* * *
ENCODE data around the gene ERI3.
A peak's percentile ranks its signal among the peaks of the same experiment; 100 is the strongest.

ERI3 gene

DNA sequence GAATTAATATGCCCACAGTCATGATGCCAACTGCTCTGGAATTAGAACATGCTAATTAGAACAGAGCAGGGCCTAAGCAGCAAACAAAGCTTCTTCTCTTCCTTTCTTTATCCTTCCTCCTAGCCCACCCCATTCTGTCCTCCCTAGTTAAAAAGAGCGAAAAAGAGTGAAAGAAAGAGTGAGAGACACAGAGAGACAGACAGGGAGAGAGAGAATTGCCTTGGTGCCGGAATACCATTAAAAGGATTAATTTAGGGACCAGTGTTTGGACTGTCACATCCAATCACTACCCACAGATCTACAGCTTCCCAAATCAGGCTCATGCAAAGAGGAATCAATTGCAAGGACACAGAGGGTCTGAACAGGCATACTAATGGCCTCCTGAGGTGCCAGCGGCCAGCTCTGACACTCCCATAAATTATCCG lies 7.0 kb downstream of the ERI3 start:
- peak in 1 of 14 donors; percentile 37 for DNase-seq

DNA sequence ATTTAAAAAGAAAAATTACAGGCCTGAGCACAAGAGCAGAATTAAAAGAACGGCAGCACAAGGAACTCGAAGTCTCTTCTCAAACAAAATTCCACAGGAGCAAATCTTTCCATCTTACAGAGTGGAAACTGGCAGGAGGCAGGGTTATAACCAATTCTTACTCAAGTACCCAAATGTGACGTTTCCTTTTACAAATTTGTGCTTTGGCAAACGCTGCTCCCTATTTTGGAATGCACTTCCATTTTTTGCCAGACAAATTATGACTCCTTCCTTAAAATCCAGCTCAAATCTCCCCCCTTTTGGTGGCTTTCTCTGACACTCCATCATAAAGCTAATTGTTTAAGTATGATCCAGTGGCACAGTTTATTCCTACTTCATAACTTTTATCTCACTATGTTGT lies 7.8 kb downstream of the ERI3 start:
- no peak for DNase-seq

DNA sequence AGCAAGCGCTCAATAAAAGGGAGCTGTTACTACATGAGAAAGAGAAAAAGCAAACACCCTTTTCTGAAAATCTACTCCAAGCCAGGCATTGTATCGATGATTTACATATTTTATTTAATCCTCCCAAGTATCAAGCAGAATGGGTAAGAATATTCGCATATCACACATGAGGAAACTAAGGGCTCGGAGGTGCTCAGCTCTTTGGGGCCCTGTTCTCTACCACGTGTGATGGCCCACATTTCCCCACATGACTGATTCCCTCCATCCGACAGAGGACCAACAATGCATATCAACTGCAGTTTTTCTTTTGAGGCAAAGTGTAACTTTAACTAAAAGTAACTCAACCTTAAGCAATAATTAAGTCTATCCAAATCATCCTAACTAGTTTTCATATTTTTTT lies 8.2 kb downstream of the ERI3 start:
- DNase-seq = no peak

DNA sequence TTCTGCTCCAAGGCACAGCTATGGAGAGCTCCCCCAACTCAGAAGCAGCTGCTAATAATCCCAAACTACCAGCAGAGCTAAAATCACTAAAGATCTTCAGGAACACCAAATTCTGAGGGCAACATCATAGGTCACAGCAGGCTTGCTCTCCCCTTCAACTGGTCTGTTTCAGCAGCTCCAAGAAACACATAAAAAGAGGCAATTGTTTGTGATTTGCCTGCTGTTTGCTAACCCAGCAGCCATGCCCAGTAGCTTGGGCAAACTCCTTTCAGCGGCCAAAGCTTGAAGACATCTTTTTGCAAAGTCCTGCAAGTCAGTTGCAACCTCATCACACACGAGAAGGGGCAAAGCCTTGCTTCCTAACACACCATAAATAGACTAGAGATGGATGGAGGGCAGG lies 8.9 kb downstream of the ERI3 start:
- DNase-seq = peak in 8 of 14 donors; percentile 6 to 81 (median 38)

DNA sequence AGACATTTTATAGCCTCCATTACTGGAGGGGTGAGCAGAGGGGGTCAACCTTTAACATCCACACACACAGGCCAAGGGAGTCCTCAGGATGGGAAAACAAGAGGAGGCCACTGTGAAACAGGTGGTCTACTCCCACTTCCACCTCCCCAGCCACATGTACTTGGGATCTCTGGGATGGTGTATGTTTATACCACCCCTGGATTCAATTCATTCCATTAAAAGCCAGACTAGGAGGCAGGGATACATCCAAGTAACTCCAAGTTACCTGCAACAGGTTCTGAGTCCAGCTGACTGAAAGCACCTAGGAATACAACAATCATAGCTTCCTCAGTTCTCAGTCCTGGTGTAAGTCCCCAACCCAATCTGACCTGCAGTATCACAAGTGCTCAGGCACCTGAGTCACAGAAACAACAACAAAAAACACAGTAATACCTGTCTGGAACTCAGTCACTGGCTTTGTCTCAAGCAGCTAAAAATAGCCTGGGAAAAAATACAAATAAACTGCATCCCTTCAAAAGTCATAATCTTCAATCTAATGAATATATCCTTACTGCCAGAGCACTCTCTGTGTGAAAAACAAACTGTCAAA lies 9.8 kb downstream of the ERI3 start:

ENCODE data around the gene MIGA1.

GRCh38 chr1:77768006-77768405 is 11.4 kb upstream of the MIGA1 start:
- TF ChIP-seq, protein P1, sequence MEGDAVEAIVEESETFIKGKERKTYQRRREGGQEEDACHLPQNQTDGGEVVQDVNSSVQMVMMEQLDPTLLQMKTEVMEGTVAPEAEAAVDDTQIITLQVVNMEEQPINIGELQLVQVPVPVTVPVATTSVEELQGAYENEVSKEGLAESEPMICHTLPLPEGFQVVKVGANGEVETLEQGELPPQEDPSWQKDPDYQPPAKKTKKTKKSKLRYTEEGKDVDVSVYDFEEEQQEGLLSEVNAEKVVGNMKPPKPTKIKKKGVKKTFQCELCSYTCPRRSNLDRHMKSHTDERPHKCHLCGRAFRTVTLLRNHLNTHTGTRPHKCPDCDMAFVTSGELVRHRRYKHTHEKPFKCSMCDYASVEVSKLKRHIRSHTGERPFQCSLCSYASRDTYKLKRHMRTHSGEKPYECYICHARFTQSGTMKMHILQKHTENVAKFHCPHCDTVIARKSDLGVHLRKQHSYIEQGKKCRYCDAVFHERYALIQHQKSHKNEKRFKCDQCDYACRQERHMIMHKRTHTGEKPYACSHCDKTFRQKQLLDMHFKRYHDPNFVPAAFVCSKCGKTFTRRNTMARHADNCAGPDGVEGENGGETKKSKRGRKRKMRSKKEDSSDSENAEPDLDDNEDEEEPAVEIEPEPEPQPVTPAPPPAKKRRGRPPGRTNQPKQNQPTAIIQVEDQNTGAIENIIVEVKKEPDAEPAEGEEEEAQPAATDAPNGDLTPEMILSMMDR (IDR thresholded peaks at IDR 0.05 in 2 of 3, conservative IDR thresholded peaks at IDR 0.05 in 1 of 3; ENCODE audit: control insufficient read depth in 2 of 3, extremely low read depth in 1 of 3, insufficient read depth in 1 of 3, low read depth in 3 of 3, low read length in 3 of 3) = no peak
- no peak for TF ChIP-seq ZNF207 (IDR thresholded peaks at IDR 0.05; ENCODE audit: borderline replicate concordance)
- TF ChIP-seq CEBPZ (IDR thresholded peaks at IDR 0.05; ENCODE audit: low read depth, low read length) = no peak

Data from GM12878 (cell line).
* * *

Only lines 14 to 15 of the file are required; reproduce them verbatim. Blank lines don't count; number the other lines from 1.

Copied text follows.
GRCh38 chr1:77768006-77768405 is 11.4 kb upstream of the MIGA1 start:
- TF ChIP-seq, protein P1, sequence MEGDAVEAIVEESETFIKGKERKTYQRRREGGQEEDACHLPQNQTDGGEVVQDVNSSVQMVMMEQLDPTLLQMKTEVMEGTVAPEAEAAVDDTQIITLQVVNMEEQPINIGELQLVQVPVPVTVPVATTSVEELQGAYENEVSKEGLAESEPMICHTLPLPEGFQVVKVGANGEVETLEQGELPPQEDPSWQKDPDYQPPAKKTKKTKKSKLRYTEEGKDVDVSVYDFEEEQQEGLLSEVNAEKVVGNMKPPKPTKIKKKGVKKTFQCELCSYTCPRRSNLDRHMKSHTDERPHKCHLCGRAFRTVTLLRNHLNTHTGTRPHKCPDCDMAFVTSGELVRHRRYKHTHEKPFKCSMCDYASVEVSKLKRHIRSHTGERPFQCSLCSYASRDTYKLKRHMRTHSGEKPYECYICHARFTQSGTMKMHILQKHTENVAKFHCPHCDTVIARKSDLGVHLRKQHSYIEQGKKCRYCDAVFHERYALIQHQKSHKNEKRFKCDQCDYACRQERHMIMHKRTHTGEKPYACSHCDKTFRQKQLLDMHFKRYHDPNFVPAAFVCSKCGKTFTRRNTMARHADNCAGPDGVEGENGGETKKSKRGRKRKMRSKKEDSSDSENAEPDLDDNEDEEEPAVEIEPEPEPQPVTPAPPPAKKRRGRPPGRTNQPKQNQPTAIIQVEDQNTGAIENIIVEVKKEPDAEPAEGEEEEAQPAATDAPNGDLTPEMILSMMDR (IDR thresholded peaks at IDR 0.05 in 2 of 3, conservative IDR thresholded peaks at IDR 0.05 in 1 of 3; ENCODE audit: control insufficient read depth in 2 of 3, extremely low read depth in 1 of 3, insufficient read depth in 1 of 3, low read depth in 3 of 3, low read length in 3 of 3) = no peak